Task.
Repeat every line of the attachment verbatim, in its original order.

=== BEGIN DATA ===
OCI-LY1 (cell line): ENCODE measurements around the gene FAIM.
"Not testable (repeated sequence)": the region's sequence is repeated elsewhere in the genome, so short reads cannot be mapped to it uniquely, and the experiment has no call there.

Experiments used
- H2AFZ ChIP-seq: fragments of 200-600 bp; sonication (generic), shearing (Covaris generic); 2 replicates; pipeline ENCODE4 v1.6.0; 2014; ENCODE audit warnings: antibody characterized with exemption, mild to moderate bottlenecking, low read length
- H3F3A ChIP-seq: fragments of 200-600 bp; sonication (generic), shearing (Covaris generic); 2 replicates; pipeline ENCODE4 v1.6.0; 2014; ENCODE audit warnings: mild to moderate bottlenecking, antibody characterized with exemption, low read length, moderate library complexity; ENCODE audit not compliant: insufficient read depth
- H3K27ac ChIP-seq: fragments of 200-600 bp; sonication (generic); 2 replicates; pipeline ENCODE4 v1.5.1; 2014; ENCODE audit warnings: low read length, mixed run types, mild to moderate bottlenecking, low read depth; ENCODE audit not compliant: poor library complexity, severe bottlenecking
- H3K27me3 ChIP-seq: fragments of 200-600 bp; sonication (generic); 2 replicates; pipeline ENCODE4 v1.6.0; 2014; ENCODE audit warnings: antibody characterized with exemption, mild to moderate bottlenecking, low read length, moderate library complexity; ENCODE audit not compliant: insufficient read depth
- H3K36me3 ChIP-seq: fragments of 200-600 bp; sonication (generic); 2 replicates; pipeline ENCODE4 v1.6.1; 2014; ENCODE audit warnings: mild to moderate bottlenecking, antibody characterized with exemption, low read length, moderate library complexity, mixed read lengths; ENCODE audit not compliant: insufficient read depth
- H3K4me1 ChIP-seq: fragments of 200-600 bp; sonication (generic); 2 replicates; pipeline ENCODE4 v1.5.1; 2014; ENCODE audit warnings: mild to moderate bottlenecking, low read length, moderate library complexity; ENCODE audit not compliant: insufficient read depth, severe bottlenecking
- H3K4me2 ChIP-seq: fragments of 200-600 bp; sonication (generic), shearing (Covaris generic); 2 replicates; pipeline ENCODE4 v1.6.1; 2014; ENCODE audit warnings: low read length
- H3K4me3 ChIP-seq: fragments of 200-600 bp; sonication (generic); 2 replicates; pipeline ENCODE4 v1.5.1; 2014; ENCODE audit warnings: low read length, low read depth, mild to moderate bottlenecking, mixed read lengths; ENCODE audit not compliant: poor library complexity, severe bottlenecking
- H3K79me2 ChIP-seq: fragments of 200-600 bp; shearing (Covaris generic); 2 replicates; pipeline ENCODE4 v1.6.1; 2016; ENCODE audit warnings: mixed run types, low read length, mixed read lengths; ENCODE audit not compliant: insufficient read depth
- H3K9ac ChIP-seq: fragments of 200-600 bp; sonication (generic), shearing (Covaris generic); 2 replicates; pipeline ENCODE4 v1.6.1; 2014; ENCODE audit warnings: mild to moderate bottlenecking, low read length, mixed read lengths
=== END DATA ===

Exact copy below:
OCI-LY1 (cell line): ENCODE measurements around the gene FAIM.
"Not testable (repeated sequence)": the region's sequence is repeated elsewhere in the genome, so short reads cannot be mapped to it uniquely, and the experiment has no call there.

Experiments used
- H2AFZ ChIP-seq: fragments of 200-600 bp; sonication (generic), shearing (Covaris generic); 2 replicates; pipeline ENCODE4 v1.6.0; 2014; ENCODE audit warnings: antibody characterized with exemption, mild to moderate bottlenecking, low read length
- H3F3A ChIP-seq: fragments of 200-600 bp; sonication (generic), shearing (Covaris generic); 2 replicates; pipeline ENCODE4 v1.6.0; 2014; ENCODE audit warnings: mild to moderate bottlenecking, antibody characterized with exemption, low read length, moderate library complexity; ENCODE audit not compliant: insufficient read depth
- H3K27ac ChIP-seq: fragments of 200-600 bp; sonication (generic); 2 replicates; pipeline ENCODE4 v1.5.1; 2014; ENCODE audit warnings: low read length, mixed run types, mild to moderate bottlenecking, low read depth; ENCODE audit not compliant: poor library complexity, severe bottlenecking
- H3K27me3 ChIP-seq: fragments of 200-600 bp; sonication (generic); 2 replicates; pipeline ENCODE4 v1.6.0; 2014; ENCODE audit warnings: antibody characterized with exemption, mild to moderate bottlenecking, low read length, moderate library complexity; ENCODE audit not compliant: insufficient read depth
- H3K36me3 ChIP-seq: fragments of 200-600 bp; sonication (generic); 2 replicates; pipeline ENCODE4 v1.6.1; 2014; ENCODE audit warnings: mild to moderate bottlenecking, antibody characterized with exemption, low read length, moderate library complexity, mixed read lengths; ENCODE audit not compliant: insufficient read depth
- H3K4me1 ChIP-seq: fragments of 200-600 bp; sonication (generic); 2 replicates; pipeline ENCODE4 v1.5.1; 2014; ENCODE audit warnings: mild to moderate bottlenecking, low read length, moderate library complexity; ENCODE audit not compliant: insufficient read depth, severe bottlenecking
- H3K4me2 ChIP-seq: fragments of 200-600 bp; sonication (generic), shearing (Covaris generic); 2 replicates; pipeline ENCODE4 v1.6.1; 2014; ENCODE audit warnings: low read length
- H3K4me3 ChIP-seq: fragments of 200-600 bp; sonication (generic); 2 replicates; pipeline ENCODE4 v1.5.1; 2014; ENCODE audit warnings: low read length, low read depth, mild to moderate bottlenecking, mixed read lengths; ENCODE audit not compliant: poor library complexity, severe bottlenecking
- H3K79me2 ChIP-seq: fragments of 200-600 bp; shearing (Covaris generic); 2 replicates; pipeline ENCODE4 v1.6.1; 2016; ENCODE audit warnings: mixed run types, low read length, mixed read lengths; ENCODE audit not compliant: insufficient read depth
- H3K9ac ChIP-seq: fragments of 200-600 bp; sonication (generic), shearing (Covaris generic); 2 replicates; pipeline ENCODE4 v1.6.1; 2014; ENCODE audit warnings: mild to moderate bottlenecking, low read length, mixed read lengths